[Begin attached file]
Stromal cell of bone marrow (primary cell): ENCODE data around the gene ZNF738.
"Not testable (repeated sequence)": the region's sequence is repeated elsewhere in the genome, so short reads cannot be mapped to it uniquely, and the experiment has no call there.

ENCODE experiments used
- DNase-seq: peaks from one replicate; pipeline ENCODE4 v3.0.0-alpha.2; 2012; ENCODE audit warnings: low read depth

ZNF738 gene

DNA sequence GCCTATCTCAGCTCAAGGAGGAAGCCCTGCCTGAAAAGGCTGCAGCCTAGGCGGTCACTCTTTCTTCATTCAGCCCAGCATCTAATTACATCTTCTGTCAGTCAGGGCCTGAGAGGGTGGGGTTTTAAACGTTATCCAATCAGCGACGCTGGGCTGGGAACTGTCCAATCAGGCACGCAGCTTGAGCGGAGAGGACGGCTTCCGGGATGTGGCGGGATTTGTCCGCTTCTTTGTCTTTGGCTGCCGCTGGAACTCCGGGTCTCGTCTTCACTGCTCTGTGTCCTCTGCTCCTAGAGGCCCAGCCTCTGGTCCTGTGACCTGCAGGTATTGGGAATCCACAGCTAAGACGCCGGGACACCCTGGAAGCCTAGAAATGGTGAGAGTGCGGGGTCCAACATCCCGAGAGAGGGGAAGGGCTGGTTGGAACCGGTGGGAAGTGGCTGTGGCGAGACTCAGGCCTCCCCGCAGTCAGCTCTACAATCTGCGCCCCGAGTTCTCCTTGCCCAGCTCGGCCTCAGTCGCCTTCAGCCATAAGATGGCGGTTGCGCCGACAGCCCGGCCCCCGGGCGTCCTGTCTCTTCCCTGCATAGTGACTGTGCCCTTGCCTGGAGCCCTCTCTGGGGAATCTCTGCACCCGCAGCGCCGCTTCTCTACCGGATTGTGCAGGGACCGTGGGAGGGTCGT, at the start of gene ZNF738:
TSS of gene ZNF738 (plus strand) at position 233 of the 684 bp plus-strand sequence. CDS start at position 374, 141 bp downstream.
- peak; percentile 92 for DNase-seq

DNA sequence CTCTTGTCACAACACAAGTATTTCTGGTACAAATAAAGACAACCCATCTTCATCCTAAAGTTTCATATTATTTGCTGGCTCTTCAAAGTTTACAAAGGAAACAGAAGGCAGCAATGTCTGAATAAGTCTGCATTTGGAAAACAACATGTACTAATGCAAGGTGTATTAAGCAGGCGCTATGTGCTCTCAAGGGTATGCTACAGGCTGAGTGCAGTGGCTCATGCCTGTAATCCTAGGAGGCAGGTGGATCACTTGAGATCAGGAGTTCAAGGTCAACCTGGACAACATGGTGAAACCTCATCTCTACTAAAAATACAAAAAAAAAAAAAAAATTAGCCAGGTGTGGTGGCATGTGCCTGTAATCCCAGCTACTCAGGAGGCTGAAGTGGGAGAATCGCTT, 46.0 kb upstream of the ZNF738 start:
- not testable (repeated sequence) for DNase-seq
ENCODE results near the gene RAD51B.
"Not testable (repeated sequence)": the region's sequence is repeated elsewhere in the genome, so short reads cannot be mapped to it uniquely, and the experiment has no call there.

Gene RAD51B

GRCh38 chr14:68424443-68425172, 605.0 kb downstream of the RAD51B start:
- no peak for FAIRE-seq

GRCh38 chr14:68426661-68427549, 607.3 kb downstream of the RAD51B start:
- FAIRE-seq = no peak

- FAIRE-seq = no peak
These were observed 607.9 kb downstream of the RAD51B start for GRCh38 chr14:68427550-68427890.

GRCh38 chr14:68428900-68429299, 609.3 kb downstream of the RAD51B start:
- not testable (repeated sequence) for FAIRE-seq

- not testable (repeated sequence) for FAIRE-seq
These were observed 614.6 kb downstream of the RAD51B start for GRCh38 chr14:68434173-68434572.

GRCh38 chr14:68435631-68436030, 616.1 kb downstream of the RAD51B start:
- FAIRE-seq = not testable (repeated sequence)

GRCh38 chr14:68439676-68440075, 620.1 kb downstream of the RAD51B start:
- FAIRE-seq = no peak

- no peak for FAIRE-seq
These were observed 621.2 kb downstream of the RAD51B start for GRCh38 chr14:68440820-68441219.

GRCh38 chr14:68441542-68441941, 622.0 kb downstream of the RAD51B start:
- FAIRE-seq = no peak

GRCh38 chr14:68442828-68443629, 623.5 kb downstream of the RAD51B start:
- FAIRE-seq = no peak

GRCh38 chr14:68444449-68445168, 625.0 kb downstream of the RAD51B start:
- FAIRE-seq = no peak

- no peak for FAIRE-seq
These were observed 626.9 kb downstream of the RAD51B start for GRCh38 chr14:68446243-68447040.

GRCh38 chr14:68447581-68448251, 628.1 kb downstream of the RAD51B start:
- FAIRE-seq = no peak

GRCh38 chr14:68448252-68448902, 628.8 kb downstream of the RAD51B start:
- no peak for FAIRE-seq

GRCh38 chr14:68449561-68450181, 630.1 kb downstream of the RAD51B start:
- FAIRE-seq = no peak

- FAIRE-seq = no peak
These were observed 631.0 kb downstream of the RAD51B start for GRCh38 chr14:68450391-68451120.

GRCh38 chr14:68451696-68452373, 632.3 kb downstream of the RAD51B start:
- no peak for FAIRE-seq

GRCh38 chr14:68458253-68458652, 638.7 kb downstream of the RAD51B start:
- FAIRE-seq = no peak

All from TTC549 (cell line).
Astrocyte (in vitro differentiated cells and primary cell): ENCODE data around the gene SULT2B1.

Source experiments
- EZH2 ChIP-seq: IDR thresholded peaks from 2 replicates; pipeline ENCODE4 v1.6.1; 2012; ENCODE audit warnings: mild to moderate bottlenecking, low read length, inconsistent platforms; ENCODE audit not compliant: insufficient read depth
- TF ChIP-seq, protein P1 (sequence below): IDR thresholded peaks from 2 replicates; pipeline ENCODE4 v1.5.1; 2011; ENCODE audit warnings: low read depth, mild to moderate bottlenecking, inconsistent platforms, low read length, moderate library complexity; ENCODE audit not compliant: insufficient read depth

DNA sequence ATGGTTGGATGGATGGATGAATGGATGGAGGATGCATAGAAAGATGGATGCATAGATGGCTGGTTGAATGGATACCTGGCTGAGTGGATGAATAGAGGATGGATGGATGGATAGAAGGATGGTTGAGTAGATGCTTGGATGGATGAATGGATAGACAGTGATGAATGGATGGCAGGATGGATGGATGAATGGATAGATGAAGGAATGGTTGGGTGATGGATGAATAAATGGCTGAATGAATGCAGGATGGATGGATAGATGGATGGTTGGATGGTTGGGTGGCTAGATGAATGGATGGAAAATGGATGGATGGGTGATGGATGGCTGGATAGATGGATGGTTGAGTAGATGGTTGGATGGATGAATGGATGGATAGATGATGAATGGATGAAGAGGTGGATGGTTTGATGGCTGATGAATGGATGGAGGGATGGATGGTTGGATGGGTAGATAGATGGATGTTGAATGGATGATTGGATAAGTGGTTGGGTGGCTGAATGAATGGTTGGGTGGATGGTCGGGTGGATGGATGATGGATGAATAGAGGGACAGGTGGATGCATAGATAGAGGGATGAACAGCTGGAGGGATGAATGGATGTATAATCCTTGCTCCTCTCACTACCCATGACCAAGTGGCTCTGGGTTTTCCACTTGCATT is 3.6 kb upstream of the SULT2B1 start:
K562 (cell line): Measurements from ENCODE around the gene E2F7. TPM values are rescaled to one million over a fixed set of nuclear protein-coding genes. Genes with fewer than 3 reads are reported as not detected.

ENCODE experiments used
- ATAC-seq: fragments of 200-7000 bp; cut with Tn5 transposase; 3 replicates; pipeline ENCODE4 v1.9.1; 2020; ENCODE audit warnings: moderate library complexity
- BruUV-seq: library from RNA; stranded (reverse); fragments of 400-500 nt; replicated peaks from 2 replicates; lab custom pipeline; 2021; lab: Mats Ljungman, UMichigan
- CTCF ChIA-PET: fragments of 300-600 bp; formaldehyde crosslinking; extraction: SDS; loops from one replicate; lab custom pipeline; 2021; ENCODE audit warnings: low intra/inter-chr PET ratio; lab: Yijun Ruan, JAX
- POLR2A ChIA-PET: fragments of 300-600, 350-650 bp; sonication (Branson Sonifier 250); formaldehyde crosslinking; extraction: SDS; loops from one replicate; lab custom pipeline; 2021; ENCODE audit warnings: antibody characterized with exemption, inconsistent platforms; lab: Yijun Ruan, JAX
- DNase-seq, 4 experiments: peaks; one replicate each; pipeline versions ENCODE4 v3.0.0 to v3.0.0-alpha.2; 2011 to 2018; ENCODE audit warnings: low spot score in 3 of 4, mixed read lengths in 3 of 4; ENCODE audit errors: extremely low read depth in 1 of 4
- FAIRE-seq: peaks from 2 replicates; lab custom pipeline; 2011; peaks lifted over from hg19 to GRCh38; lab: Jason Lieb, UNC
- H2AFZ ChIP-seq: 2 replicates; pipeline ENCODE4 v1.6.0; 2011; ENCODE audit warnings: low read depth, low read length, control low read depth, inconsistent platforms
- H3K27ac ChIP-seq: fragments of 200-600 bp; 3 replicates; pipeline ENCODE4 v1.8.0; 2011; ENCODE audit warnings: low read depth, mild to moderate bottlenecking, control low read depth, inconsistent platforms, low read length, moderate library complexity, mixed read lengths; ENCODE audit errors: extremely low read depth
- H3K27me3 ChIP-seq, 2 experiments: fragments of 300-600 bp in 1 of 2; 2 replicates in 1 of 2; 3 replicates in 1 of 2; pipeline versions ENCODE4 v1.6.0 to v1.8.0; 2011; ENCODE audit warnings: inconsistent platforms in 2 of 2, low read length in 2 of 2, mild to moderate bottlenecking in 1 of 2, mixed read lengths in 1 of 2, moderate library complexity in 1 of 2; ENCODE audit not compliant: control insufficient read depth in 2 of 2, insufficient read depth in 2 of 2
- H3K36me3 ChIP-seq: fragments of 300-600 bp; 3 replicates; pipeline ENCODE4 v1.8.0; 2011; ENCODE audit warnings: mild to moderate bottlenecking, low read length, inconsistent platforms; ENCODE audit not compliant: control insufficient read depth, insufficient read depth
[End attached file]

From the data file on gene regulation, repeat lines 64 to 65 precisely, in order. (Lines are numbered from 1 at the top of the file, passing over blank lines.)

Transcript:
- H2AFZ ChIP-seq: 2 replicates; pipeline ENCODE4 v1.6.0; 2011; ENCODE audit warnings: low read depth, low read length, control low read depth, inconsistent platforms
- H3K27ac ChIP-seq: fragments of 200-600 bp; 3 replicates; pipeline ENCODE4 v1.8.0; 2011; ENCODE audit warnings: low read depth, mild to moderate bottlenecking, control low read depth, inconsistent platforms, low read length, moderate library complexity, mixed read lengths; ENCODE audit errors: extremely low read depth